The impact of HST on the field of galaxy evolution cannot be overstated. The revolution that we have witnessed in the last five years in the field of distant galaxies is due primarily to the high resolution imaging capability of the WFPC2 camera (though Keck spectroscopy has also played a key role). The morphological and structural information that can now be obtained for high redshift galaxies has placed the studies of distant galaxies onto a much more quantitative footing. So much so, that it is hard to conceive of this field without the low background, high resolution, wide-field imaging capability that we get from HST. The impact that the Hubble Deep Field (Williams et al. 1996) had on this field is well known. The number of papers generated from this tiny, five (arcmin)2 region is remarkable. Even now, four years after the data were taken, it is still a joy to look at the color images of the HDF. The range in scales and morphologies of the galaxies in this image is astonishing, as can be seen in Figure 2, where an expanded section of the HDF is shown.
The HDF-S added a comparable region to the southern sky opening up more opportunities for ground-based imaging (particularly JHK IR imaging) and spectroscopy (e.g., with the VLT telescopes). A number of additional fields have been imaged with HST, one of which is proving to be valuable in a quite different way. Ground-based multiobject spectrographs typically have much larger fields than the WFPC2 field, and so single HST pointings are not ideal for efficient spectroscopic followup on the ground. For example, the LRIS field on Keck covers about three contiguous WFPC2 areas, and the next generation of even wider field, multiobject spectrographs will cover more than twice the field of LRIS (e.g., DEIMOS on Keck has over 15' of useful field in one direction) and so 6-7 contiguous pointings in a row are really needed from HST. Thus, HST imaging surveys like the WFPC2 GTO team survey strip that has 28 contiguous WFPC2 images (2.5' x 42') in F606W (2800 s) and F814W (4200 s) are optimal for the new redshift surveys, like the Keck DEEP project (Davis and Faber 1999; Koo 1998). While not as deep as the HDF, the ``Groth strip'', as the GTO team survey area is known, is proving to be an invaluable survey region. The magnitude limit for obtaining photometric and structural parameters for distant galaxies is comparable (~ 23 mag) to that for which redshifts can easily be determined using the Keck telescope and a multiobject spectrograph.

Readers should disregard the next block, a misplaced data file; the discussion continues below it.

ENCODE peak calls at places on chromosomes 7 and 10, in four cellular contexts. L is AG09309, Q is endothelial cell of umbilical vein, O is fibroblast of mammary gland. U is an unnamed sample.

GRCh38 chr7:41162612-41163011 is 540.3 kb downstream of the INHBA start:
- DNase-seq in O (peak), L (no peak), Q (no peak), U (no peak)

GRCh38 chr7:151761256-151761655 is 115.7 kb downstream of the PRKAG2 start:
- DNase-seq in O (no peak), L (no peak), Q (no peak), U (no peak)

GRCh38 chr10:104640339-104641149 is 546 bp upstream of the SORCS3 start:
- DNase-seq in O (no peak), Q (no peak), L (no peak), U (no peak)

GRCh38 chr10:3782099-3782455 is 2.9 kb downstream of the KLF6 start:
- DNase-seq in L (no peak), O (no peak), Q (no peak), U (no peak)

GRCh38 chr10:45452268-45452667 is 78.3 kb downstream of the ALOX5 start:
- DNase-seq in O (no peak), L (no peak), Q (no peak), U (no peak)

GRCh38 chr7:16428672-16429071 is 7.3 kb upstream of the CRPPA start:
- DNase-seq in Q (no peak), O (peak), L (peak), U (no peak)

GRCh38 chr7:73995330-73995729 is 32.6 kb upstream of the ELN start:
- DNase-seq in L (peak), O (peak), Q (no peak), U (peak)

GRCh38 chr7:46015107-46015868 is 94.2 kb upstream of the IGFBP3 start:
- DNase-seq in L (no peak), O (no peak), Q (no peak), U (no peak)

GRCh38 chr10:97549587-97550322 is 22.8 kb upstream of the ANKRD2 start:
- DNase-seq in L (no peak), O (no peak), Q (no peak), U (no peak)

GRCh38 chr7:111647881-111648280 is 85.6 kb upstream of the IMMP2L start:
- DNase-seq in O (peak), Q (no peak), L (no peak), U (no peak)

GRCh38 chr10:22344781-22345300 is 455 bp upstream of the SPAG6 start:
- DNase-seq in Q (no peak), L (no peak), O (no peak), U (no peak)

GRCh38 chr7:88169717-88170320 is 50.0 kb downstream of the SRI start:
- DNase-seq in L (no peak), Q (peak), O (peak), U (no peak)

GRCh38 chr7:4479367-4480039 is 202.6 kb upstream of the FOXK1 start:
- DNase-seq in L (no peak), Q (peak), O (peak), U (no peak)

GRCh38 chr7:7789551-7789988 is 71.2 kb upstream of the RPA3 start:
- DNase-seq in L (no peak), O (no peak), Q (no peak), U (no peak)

The future for HST imaging, particularly with the new wider-field, more efficient ACS, will likely be a combination of very deep, multiband images (like the HDF) for photometric redshift studies of the very faintest objects, and larger field, multiple-pointing, multiband imaging surveys (like the ``Groth strip'') that can be combined with the redshifts and velocity widths determined from spectroscopic surveys with the many 6.5-10 m ground-based telescopes.